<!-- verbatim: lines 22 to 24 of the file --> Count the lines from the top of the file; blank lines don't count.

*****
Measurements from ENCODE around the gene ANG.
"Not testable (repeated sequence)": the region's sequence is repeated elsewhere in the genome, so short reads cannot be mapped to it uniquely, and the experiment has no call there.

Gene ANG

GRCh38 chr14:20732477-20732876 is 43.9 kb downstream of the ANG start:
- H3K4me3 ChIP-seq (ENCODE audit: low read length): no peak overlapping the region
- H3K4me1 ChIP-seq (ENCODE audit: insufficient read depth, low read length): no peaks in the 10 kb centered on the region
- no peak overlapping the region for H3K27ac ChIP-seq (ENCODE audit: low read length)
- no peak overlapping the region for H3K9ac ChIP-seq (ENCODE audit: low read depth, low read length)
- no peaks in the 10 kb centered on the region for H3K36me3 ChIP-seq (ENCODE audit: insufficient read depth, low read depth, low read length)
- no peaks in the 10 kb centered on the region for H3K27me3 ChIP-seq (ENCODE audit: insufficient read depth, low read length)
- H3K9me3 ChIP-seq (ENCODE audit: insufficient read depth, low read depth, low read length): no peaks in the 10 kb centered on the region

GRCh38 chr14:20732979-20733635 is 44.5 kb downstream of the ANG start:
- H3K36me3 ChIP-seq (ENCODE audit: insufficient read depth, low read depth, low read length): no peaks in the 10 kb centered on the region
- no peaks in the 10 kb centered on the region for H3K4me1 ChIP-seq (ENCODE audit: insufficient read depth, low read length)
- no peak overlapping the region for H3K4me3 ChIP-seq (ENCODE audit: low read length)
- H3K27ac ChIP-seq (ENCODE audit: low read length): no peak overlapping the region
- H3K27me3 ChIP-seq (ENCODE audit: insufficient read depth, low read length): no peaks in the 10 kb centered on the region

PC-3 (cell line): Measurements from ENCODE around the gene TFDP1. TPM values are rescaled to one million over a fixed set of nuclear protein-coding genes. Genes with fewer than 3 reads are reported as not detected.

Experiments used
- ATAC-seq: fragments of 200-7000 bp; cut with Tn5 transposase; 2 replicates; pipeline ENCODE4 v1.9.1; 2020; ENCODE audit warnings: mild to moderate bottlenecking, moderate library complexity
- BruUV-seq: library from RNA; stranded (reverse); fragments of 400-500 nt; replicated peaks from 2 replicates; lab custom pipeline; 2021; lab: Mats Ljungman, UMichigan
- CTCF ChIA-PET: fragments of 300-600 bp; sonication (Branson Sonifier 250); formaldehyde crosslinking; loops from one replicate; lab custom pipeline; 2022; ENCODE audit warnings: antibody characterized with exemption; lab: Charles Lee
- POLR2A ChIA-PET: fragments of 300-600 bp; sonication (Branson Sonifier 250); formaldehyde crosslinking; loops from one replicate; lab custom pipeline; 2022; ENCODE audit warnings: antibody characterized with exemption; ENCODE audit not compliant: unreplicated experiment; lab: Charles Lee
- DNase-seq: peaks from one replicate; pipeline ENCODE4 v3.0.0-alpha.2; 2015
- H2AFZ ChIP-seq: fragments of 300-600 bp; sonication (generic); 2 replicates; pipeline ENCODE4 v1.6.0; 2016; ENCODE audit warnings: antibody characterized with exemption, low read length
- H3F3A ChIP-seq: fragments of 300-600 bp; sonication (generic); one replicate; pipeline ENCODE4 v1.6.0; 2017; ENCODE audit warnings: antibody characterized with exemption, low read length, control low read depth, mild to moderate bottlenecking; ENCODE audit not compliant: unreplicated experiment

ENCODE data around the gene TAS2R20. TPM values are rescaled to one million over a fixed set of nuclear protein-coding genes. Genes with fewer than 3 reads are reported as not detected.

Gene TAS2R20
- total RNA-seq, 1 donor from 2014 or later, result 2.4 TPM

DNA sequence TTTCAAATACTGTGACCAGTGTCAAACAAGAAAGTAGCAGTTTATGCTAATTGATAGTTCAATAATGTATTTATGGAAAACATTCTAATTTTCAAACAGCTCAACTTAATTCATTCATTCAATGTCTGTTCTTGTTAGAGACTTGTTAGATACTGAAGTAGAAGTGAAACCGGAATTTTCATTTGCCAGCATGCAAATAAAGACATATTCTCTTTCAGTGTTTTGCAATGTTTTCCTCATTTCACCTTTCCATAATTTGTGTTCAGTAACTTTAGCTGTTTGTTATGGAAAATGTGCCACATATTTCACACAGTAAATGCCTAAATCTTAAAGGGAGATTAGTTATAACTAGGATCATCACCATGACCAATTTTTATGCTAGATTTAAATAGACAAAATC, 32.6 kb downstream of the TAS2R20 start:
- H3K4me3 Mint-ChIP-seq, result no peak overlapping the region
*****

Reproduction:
- CTCF ChIA-PET: fragments of 300-600 bp; sonication (Branson Sonifier 250); formaldehyde crosslinking; loops from one replicate; lab custom pipeline; 2022; ENCODE audit warnings: antibody characterized with exemption; lab: Charles Lee
- POLR2A ChIA-PET: fragments of 300-600 bp; sonication (Branson Sonifier 250); formaldehyde crosslinking; loops from one replicate; lab custom pipeline; 2022; ENCODE audit warnings: antibody characterized with exemption; ENCODE audit not compliant: unreplicated experiment; lab: Charles Lee
- DNase-seq: peaks from one replicate; pipeline ENCODE4 v3.0.0-alpha.2; 2015